This is the number of messages sent / received. Any serious SMS API should provide a handset delivery confirmation. The ratio itself is important, but what are more meaningful are its variations. Some carriers don’t provide delivery confirmation, or provide them sporadically. Therefore, it is more important to track variations for a given network rather than an absolute figure.
Another ratio that could be viewed as meaningful is the number of messages sent that receive a delivery status (be it delivered or failed). This ratio measures how well the route is performing. A healthy route provides statuses for over 97% of messages.
With handset delivery confirmation comes information about delivery latency. Again, the important thing to measure here is the variation in latency, rather than the absolute figure. The reality is that not all carriers have the same quality of infrastructure, and some prioritize outbound traffic on a delivery confirmation path. Plus, some handsets take more time to acknowledge the reception of the message than others. And finally median is a better aggregate measure than mean because one or two phones being out of reach will have an disproportionate effect on the mean. Track changes, not absolutes!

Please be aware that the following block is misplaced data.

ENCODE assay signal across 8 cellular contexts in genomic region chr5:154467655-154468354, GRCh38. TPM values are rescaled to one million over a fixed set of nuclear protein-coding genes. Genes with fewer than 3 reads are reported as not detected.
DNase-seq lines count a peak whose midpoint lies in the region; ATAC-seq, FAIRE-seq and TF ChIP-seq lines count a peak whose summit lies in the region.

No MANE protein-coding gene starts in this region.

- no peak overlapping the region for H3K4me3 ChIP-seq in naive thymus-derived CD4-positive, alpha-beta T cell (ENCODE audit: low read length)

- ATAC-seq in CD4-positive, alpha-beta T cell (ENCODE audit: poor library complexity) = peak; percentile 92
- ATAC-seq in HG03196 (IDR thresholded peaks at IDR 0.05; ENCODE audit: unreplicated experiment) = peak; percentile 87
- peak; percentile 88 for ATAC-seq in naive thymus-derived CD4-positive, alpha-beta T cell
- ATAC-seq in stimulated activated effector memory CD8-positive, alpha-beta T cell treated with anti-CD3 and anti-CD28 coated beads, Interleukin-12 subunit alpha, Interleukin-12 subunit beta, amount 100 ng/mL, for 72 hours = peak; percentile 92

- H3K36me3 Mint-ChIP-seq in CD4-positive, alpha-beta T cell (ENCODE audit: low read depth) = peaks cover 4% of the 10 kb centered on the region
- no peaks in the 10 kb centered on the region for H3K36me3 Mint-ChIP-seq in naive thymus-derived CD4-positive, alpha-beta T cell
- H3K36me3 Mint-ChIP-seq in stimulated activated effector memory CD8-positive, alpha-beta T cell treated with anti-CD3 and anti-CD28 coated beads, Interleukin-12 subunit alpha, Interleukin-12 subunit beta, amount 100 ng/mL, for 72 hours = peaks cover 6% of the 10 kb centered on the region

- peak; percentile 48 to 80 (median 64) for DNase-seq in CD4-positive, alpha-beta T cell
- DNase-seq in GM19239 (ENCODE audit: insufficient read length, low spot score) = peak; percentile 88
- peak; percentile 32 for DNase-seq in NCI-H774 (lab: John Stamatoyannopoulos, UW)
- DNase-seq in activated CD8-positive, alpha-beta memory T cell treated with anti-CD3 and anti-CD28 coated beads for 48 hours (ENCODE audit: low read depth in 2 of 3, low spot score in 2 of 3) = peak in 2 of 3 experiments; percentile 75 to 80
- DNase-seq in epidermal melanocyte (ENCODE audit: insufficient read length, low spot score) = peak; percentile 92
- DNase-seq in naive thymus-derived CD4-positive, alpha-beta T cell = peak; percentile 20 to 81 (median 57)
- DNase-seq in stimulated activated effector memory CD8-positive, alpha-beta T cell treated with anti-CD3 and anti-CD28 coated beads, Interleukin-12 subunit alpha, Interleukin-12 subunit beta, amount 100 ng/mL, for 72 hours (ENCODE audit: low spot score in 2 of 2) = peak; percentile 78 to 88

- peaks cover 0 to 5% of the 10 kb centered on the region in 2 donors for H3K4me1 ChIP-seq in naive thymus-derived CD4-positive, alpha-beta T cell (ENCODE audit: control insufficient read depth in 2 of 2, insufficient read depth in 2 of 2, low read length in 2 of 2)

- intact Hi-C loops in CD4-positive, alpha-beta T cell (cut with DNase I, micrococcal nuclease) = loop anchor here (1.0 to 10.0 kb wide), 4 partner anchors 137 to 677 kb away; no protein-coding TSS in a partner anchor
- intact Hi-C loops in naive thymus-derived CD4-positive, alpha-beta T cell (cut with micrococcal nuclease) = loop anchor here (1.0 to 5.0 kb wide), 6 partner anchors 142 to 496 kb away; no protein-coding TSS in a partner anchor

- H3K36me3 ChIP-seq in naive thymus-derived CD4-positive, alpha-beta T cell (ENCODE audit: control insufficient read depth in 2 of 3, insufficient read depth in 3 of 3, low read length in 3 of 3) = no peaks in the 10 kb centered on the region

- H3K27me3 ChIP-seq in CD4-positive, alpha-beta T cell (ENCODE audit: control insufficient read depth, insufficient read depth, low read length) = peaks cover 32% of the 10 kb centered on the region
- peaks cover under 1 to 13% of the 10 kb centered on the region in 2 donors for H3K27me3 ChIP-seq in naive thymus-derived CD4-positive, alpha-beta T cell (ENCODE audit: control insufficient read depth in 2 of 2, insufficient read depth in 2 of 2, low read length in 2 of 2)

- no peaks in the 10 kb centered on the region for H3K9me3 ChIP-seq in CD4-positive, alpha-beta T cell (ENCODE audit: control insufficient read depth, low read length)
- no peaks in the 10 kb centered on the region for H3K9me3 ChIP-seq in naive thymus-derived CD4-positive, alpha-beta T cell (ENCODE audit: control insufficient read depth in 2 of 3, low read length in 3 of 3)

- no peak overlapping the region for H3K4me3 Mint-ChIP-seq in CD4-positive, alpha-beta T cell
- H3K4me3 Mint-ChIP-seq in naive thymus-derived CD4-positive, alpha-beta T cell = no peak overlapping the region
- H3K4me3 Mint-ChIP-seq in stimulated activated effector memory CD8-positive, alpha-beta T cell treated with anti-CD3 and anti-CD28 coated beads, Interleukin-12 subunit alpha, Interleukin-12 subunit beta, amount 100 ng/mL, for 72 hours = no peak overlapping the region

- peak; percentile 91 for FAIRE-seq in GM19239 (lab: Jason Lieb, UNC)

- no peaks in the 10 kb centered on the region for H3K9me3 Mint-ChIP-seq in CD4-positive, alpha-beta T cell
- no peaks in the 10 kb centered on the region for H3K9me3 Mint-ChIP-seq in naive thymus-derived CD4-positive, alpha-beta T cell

The ultimate measure of performance is your application-specific metrics. For instance, if you are sending passwords to verify phone numbers, you should track the ratio of conversion between SMS sent and users registered. For marketing campaigns, you could measure returns. If your application is two-way, then track replies, etc.